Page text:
Tom Clancy's Splinter Cell: Pandora Tomorrow Review

Splinter Cell: Pandora Tomorrow is one of the most compelling mobile games around.

Every gamer with two controllers to his or her name has been raving like a complete maniac about the console version of Pandora Tomorrow, and with good reason. With features like mercs vs. spies, nonlinear gameplay paths, and a whole lot more, the game was a standout hit when it was released on the Xbox and PC earlier in the year. But the real news has snuck past the launch frenzy and infiltrated your cell phone. Splinter Cell Pandora Tomorrow is a perilous download indeed, because once it's on your handset, your formerly productive, multifarious existence will collapse to a single, all-engrossing question: What's the best way to get past that next set of guards? One would assume that protecting the Four Freedoms would be a full-time job, but Gameloft turned it into a waking obsession. In all, the French developer has eclipsed its own almost-peerless standard with this one; SCPT is a perfectly balanced stealth masterpiece for mobile.

There aren't many companies that can port console titles to mobile effectively. The two platforms are so technologically disparate that developers must often remake the game entirely--and, in many cases, a big chunk of a title's integral design evaporates along the way. But Gameloft has already proven its capability with numerous excellent console ports, including plenty of other Ubisoft properties, like the first Splinter Cell, XIII, Rayman 3, and Prince of Persia: The Sands of Time; in each case, the developer has captured the heart and soul of the console version in less than 200K.

SCPT builds on its mobile predecessor's core gameplay by adding a number of twists to the 2D sneak-and-spy mix. For example, Pandora Tomorrow makes much more extensive use of lighting and shadow to boost stealth possibilities; if you're in a dark area, you can move surreptitiously past guards without recourse to judo choke hold or pistol. Fisher's pistol mechanism has been retooled to allow for much more accurate up-and-down aiming--a must for mine disposal. The grizzled superoperative has learned to swim (or at least walk around in liquid) and is tricked out with a brand-new oxygen meter to measure submersion time. He can also drag his victims into darkened areas or borrow their eyes to pass through retinal-scan doors.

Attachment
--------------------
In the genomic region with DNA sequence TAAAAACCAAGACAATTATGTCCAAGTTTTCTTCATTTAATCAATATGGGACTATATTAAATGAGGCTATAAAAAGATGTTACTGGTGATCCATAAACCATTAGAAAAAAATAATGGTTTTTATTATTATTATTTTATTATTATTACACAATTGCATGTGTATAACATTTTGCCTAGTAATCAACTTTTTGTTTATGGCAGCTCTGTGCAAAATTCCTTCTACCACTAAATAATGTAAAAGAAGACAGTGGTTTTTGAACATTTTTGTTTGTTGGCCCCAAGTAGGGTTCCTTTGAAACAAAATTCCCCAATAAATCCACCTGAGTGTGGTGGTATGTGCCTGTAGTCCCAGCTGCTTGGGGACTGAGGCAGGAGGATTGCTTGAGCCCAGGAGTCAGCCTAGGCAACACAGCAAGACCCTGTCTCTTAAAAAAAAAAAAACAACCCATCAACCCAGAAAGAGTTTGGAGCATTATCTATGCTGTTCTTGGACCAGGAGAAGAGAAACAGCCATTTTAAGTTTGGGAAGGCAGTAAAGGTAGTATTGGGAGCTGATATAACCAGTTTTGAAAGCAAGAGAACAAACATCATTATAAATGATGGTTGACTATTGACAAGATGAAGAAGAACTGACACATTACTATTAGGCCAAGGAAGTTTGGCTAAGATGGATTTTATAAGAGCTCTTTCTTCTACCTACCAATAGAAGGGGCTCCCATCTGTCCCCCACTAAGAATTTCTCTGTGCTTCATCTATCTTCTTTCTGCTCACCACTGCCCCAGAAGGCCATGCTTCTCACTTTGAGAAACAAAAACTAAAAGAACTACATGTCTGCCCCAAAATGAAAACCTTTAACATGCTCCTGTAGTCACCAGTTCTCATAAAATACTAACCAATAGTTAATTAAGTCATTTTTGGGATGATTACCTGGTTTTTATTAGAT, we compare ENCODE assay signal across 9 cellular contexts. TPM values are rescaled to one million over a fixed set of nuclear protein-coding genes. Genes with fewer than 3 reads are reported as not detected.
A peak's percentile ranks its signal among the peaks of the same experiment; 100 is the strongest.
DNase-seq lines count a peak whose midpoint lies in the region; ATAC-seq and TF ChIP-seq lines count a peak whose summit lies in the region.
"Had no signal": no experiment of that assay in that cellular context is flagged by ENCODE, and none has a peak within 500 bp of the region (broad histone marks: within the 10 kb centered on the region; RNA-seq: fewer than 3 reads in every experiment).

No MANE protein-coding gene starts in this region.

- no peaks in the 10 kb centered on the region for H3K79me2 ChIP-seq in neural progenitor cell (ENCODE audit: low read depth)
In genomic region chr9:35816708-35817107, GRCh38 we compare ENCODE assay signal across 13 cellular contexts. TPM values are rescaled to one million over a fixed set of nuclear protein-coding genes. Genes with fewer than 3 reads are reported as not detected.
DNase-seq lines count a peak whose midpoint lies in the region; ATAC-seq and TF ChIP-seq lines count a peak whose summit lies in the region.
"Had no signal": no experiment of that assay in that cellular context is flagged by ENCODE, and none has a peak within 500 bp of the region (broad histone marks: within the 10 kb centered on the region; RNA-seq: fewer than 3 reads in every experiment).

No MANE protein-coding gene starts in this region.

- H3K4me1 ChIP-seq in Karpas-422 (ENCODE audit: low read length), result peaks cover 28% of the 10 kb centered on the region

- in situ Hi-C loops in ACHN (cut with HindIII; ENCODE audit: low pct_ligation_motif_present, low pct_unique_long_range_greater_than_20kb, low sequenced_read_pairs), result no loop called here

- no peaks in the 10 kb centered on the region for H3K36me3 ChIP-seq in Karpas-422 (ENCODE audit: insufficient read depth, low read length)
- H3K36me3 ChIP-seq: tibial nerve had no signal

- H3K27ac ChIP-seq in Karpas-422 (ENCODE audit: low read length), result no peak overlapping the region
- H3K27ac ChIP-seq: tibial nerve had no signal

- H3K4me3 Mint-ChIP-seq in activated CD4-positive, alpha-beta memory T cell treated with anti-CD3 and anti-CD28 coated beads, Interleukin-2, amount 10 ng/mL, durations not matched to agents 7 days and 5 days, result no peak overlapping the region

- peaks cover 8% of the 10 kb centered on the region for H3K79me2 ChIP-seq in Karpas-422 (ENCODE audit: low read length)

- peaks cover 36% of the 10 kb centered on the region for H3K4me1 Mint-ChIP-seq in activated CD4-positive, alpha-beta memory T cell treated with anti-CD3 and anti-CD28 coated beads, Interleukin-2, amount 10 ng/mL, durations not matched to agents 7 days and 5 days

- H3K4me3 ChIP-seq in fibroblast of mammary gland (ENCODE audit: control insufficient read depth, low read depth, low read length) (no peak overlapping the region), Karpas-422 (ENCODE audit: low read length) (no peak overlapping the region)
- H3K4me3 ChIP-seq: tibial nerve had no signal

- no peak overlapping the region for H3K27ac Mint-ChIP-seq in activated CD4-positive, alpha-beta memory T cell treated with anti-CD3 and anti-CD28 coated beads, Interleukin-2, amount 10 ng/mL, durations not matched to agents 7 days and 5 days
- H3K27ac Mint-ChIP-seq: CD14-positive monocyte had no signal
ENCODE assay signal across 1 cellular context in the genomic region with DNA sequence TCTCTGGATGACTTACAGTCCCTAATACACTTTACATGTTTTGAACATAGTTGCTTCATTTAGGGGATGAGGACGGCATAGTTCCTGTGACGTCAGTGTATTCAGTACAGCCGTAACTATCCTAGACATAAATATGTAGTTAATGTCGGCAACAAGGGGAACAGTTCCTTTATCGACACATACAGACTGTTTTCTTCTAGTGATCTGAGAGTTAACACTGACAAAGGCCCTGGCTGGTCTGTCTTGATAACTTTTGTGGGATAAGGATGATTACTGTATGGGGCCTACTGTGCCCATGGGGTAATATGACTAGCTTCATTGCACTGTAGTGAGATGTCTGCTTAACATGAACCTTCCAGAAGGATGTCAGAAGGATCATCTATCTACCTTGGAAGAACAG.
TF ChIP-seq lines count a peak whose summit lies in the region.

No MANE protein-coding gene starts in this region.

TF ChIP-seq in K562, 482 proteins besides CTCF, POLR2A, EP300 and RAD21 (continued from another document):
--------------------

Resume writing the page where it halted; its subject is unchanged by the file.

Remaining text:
You'll have to use all of these skills and more to make it through eight levels of espionage and stop the deadly conspiracy (the details of which remain murky--and entirely irrelevant--through the course of the game). The early missions take place in rural locations like East Timor and Indonesia, which are protected only by guards and mines, but the later levels involve breaking into fortified buildings stacked to the ceiling with surveillance equipment. The game's levels are fairly linear in terms of where you can go, but each screen is solvable in several different ways. You can dash or roll past guards when they aren't looking, taking care not to boost the alarm meter into the red zone; you can take hostages; or you can go in with pistol blazing, if you're feeling especially belligerent. Three guard bullets is all it takes to put an end to Sam's life, so both common sense and the scoring system call for secrecy. Gameloft put a great deal of thought into design and layout, lending an almost puzzlelike quality to many of the later levels: You may have to grab one guard, throw him off a ledge onto a mine, duck into a doorway until the hue and cry fades, and then make your escape by grabbing another guard and using him as a shield against an auto-machine gun, all in the correct order.

SCPT's audiovisual prowess is much more than a complement to its avidly entertaining gameplay. The graphics are crisp and detailed, featuring flowing character animation (including a fantastic blood jet from ballistically perforated guards), voluminous mine explosions, and dark, clammy backgrounds. It's unbelievably cool to watch Fisher's trademark glowing tripoint stalk in the darkness behind an unsuspecting goon. The sound is also excellent, with a number of short, pulsating tunes for the start of each level and clean effects for explosions and gunfire. The only real problem with SCPT is a fairly minor case of control lag, which will probably account for several frustrating botched goon-grabs before you learn to compensate.

Splinter Cell Pandora Tomorrow is one of the most compelling mobile games around. It combines bleeding-edge production with fantastic gameplay mechanics and churns out several hours of pure infiltration bliss--or more, if you take into account a time-attack mode and the eternally burning urge to better your top score. This game's so good it practically could have been a mobile-to-console port.

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Tom Clancy's Splinter Cell: Pandora Tomorrow More Info

  • First Released Mar 23, 2004
    • Game Boy Advance
    • GameCube
    • + 6 more
    • Mobile
    • PC
    • PlayStation 2
    • PlayStation 3
    • Xbox
    • Xbox 360
    The single-player and multiplayer portions of Pandora Tomorrow are both highly impressive and add up to an experience that will surely appeal to anyone remotely interested in a game of high-tech stealth action.
    Average Rating12108 Rating(s)
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    Developed by:
    Ubisoft, Gameloft, Ubisoft Shanghai
    Published by:
    Ubisoft, Gameloft
    Adventure, Action
    Content is generally suitable for ages 13 and up. May contain violence, suggestive themes, crude humor, minimal blood, simulated gambling and/or infrequent use of strong language.
    Blood, Drug Reference, Violence